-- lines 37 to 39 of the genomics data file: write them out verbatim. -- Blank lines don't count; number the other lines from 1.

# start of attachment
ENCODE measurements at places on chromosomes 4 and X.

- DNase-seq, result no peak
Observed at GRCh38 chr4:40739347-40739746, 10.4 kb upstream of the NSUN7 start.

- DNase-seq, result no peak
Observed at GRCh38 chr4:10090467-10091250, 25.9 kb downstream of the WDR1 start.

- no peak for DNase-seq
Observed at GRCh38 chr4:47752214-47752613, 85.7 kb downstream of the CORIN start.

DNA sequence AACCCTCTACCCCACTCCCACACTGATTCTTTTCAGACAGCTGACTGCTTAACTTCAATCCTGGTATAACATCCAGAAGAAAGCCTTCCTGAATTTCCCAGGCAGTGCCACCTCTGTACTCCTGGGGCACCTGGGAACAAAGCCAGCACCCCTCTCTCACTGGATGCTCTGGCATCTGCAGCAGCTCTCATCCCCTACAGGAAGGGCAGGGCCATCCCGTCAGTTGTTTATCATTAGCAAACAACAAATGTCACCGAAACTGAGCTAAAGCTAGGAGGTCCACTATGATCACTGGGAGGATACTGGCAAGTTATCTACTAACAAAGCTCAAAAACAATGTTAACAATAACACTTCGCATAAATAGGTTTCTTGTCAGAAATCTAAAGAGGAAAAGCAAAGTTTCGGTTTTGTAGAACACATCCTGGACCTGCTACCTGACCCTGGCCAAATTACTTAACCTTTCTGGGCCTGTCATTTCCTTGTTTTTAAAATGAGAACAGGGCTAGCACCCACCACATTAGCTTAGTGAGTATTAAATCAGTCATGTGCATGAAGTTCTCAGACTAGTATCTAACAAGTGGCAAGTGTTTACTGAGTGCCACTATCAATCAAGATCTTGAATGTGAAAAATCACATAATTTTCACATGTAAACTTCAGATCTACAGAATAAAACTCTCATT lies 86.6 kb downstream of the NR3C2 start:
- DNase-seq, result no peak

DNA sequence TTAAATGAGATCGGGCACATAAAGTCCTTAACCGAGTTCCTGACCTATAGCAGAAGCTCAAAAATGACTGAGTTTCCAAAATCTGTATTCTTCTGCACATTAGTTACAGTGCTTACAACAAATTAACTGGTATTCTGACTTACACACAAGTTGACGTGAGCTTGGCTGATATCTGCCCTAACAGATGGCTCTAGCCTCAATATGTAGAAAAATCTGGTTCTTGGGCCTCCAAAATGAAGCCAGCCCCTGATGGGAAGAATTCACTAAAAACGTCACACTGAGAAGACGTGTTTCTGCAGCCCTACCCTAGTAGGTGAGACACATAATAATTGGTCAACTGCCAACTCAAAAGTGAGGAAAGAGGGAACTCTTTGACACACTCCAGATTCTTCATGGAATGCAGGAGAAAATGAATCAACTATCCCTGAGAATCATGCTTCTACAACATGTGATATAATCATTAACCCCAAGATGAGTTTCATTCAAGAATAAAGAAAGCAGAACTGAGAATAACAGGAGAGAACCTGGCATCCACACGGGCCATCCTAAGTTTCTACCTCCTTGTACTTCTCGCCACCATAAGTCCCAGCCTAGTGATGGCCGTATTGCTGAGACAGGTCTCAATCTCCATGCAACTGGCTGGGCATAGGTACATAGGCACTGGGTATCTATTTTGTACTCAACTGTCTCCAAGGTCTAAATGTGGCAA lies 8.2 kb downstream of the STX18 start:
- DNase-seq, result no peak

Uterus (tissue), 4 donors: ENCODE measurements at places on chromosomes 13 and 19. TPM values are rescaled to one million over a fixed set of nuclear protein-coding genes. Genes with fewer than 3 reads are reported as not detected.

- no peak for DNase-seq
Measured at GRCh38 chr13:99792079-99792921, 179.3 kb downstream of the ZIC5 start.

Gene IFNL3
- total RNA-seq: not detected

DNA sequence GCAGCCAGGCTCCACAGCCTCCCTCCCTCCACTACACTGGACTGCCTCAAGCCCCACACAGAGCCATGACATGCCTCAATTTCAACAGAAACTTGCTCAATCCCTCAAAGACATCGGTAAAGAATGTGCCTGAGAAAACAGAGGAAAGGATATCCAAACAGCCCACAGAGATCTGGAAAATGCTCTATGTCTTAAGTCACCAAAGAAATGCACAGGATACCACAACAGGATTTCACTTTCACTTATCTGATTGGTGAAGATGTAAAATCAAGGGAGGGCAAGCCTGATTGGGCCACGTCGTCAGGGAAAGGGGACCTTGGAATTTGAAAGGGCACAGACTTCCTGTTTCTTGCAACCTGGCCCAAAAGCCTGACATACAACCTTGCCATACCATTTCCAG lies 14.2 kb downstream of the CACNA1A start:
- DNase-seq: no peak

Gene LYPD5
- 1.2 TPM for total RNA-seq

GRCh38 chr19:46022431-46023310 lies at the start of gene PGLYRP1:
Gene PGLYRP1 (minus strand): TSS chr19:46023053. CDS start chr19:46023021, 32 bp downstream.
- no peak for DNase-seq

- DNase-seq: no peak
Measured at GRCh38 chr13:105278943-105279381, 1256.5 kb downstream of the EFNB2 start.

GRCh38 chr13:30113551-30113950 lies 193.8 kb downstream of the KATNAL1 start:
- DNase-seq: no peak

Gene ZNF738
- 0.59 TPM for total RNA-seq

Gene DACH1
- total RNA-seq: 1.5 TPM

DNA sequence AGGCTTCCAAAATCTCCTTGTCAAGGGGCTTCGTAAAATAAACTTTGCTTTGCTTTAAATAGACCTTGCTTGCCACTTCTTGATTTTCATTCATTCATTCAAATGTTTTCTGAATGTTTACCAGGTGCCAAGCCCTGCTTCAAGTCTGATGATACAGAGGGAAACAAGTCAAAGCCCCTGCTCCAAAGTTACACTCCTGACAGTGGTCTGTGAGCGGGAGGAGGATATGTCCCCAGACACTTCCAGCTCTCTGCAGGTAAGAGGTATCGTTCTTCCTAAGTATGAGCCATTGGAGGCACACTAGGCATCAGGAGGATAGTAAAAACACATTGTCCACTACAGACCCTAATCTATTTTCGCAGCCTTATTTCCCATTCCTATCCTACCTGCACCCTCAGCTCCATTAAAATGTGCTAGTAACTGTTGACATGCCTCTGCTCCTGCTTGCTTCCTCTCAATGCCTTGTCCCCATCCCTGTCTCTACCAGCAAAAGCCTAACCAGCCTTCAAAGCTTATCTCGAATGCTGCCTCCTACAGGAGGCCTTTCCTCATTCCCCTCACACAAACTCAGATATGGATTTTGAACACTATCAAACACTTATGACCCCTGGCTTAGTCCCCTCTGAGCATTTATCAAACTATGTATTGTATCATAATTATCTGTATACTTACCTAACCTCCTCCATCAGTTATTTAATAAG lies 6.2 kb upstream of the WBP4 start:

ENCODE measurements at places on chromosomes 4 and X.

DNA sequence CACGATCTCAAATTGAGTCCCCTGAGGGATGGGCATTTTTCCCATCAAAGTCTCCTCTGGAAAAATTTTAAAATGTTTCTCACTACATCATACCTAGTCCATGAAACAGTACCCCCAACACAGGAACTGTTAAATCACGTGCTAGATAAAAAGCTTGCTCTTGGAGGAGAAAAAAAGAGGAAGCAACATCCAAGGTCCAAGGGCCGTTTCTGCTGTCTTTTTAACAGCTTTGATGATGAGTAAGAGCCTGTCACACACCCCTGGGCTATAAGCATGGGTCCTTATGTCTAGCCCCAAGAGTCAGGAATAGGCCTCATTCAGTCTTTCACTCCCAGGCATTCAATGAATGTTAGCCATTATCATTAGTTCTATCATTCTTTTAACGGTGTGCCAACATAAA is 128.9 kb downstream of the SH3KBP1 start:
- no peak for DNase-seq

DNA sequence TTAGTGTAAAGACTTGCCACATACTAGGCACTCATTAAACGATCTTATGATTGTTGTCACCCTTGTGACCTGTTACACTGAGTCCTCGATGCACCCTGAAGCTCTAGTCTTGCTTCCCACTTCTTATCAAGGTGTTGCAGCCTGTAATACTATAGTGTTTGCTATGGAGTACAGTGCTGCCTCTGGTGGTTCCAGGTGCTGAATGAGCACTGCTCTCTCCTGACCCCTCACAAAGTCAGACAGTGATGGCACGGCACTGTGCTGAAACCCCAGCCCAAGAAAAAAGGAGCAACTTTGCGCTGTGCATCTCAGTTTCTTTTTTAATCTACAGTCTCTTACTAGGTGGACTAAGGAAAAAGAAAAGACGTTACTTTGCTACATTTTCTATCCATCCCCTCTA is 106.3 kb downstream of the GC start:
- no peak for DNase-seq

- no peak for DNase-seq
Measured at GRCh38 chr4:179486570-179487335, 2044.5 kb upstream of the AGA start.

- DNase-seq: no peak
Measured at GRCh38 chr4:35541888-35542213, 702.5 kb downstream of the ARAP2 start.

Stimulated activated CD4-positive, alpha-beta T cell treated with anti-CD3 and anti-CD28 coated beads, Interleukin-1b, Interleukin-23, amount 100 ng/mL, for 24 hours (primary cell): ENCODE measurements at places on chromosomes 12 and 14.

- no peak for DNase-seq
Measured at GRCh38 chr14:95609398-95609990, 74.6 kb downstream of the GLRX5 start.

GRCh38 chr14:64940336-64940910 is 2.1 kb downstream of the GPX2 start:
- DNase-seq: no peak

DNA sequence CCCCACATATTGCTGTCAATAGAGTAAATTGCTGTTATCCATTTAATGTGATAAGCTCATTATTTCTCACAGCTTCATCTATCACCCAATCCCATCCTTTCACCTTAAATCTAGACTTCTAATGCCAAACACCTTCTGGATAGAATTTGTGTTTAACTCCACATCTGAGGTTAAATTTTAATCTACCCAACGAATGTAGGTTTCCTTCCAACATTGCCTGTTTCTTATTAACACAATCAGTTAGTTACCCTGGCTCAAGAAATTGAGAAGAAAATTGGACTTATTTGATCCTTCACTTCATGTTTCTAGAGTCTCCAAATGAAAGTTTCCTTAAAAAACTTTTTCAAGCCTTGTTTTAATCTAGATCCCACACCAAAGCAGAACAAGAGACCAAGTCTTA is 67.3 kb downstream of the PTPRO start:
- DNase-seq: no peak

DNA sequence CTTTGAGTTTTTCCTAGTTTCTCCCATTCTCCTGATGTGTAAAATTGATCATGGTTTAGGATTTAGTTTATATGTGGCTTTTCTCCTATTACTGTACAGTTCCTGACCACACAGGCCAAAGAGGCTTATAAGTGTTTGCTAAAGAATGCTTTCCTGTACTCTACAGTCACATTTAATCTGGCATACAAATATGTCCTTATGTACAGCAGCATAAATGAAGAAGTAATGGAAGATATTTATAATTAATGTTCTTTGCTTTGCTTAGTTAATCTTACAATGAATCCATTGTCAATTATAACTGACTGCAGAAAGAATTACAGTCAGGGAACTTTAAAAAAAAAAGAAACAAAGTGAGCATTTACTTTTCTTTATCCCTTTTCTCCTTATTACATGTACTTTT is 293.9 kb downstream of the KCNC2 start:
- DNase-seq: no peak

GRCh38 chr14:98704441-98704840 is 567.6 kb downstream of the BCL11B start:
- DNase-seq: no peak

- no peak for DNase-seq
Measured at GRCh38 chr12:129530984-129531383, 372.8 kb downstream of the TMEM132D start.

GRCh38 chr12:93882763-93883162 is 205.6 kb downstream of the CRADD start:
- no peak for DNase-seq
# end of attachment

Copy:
- no peak for DNase-seq

- no peak for DNase-seq
Measured at GRCh38 chr4:179486570-179487335, 2044.5 kb upstream of the AGA start.